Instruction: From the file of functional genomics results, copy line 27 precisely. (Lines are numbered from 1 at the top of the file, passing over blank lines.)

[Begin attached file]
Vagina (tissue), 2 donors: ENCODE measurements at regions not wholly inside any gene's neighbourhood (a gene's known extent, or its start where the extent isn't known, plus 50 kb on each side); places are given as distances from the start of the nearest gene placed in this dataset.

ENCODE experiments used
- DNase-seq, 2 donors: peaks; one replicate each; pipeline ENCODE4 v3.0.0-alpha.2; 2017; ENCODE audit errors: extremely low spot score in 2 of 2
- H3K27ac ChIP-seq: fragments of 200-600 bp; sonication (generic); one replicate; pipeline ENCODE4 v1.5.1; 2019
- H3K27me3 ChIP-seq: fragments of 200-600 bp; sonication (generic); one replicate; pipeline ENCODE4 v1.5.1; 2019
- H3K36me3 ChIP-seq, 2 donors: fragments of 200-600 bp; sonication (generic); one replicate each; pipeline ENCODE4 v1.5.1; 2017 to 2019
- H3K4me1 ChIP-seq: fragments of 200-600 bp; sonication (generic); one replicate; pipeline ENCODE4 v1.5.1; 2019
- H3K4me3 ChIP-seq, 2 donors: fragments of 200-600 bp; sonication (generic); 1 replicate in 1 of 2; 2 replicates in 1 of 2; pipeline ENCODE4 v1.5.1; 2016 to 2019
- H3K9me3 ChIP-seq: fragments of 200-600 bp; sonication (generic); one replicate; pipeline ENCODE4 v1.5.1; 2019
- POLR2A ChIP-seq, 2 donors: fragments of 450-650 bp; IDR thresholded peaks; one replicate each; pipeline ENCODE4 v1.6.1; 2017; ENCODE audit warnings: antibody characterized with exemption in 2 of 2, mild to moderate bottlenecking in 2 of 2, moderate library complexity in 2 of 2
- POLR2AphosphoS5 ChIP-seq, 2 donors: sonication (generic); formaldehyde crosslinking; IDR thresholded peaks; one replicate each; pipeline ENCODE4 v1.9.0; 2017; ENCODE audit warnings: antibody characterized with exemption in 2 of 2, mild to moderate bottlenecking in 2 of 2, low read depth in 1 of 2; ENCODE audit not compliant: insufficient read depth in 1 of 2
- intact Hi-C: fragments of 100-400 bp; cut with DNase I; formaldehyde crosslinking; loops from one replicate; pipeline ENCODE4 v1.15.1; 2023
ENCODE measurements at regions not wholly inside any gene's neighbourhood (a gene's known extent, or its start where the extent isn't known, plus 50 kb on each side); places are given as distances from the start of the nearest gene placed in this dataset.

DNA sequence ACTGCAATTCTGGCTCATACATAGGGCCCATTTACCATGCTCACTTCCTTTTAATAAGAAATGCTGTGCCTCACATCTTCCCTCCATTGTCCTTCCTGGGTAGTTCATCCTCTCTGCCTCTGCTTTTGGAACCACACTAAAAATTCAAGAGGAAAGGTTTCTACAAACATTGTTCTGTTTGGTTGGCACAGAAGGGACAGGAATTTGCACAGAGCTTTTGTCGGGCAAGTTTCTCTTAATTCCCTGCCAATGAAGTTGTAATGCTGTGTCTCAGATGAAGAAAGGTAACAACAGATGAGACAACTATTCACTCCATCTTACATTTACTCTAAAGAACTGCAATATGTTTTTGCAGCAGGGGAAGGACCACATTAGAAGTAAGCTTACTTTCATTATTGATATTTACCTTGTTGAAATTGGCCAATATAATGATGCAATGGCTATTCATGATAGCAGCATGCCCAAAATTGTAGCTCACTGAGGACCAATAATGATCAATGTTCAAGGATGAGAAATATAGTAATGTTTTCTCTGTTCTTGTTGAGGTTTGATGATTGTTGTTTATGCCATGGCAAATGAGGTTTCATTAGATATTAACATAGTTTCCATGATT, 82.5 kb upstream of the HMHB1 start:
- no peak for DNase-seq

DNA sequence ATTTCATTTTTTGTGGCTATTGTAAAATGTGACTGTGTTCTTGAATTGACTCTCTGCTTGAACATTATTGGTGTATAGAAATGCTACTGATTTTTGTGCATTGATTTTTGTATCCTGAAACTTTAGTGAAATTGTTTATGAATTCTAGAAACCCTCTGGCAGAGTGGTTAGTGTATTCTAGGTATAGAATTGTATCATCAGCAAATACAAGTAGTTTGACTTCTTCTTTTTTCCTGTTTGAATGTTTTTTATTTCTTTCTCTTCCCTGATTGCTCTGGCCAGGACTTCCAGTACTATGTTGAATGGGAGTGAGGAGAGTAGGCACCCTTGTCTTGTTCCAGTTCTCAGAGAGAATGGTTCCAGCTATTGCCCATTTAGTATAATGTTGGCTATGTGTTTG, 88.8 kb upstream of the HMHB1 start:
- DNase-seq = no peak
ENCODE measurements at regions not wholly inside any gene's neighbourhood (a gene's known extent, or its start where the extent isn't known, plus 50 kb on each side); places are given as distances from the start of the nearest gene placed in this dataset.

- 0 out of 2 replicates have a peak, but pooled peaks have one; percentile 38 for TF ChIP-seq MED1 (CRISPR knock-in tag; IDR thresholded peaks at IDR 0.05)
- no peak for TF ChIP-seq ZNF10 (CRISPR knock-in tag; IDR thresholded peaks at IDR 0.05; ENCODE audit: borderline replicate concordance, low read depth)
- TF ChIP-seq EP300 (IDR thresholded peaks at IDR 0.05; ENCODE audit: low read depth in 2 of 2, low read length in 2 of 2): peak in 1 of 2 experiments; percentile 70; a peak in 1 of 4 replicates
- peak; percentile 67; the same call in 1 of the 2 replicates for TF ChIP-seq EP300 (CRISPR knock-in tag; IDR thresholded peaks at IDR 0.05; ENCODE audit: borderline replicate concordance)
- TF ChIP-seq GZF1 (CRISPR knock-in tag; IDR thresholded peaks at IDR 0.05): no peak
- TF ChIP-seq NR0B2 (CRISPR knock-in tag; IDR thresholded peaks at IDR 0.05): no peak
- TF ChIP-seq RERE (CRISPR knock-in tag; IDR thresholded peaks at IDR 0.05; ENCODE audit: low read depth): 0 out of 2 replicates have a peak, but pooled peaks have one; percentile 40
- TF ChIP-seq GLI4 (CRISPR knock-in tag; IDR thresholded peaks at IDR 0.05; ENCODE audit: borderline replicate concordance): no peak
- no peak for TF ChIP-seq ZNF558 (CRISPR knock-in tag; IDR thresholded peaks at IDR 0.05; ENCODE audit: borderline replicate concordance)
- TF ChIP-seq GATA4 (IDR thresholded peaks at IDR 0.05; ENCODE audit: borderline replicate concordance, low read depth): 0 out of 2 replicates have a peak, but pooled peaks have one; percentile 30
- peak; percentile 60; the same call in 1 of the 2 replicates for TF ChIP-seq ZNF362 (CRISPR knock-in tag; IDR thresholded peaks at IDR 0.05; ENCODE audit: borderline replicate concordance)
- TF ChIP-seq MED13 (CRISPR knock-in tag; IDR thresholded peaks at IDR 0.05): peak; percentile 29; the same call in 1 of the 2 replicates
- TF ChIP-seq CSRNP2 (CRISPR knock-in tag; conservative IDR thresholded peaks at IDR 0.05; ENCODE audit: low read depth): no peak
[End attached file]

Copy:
- no peak for TF ChIP-seq ZNF558 (CRISPR knock-in tag; IDR thresholded peaks at IDR 0.05; ENCODE audit: borderline replicate concordance)